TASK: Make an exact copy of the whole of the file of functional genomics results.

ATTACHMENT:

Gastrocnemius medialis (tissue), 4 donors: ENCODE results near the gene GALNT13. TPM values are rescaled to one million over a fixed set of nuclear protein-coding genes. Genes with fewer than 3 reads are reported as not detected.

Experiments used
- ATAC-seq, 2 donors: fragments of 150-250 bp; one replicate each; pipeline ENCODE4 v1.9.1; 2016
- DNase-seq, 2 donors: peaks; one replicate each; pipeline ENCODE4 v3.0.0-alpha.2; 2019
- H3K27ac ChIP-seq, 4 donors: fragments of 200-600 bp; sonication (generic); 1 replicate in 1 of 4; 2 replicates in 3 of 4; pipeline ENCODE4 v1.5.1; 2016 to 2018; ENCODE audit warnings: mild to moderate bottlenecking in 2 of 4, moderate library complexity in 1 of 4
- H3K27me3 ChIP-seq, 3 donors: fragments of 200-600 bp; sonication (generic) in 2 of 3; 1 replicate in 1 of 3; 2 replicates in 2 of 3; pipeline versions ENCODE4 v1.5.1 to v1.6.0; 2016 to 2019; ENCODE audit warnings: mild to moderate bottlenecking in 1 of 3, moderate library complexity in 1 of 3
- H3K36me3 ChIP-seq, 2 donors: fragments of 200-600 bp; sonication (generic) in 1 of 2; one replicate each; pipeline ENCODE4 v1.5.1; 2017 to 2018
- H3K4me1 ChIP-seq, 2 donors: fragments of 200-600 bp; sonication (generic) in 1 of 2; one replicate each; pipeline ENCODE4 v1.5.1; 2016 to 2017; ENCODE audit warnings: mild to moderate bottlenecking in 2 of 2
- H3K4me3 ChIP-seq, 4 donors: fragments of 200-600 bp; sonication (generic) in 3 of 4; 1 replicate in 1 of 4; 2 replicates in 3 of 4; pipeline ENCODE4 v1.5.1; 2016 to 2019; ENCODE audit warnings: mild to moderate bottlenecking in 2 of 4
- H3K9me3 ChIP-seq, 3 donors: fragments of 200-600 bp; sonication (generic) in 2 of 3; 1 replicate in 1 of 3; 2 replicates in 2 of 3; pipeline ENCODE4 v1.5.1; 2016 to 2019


Gastrocnemius medialis (tissue), 4 donors: ENCODE results near the gene GALNT13. TPM values are rescaled to one million over a fixed set of nuclear protein-coding genes. Genes with fewer than 3 reads are reported as not detected.

Experiments used
- ATAC-seq, 2 donors: fragments of 150-250 bp; one replicate each; pipeline ENCODE4 v1.9.1; 2016
- DNase-seq, 2 donors: peaks; one replicate each; pipeline ENCODE4 v3.0.0-alpha.2; 2019
- H3K27ac ChIP-seq, 4 donors: fragments of 200-600 bp; sonication (generic); 1 replicate in 1 of 4; 2 replicates in 3 of 4; pipeline ENCODE4 v1.5.1; 2016 to 2018; ENCODE audit warnings: mild to moderate bottlenecking in 2 of 4, moderate library complexity in 1 of 4
- H3K27me3 ChIP-seq, 3 donors: fragments of 200-600 bp; sonication (generic) in 2 of 3; 1 replicate in 1 of 3; 2 replicates in 2 of 3; pipeline versions ENCODE4 v1.5.1 to v1.6.0; 2016 to 2019; ENCODE audit warnings: mild to moderate bottlenecking in 1 of 3, moderate library complexity in 1 of 3
- H3K36me3 ChIP-seq, 2 donors: fragments of 200-600 bp; sonication (generic) in 1 of 2; one replicate each; pipeline ENCODE4 v1.5.1; 2017 to 2018
- H3K4me1 ChIP-seq, 2 donors: fragments of 200-600 bp; sonication (generic) in 1 of 2; one replicate each; pipeline ENCODE4 v1.5.1; 2016 to 2017; ENCODE audit warnings: mild to moderate bottlenecking in 2 of 2
- H3K4me3 ChIP-seq, 4 donors: fragments of 200-600 bp; sonication (generic) in 3 of 4; 1 replicate in 1 of 4; 2 replicates in 3 of 4; pipeline ENCODE4 v1.5.1; 2016 to 2019; ENCODE audit warnings: mild to moderate bottlenecking in 2 of 4
- H3K9me3 ChIP-seq, 3 donors: fragments of 200-600 bp; sonication (generic) in 2 of 3; 1 replicate in 1 of 3; 2 replicates in 2 of 3; pipeline ENCODE4 v1.5.1; 2016 to 2019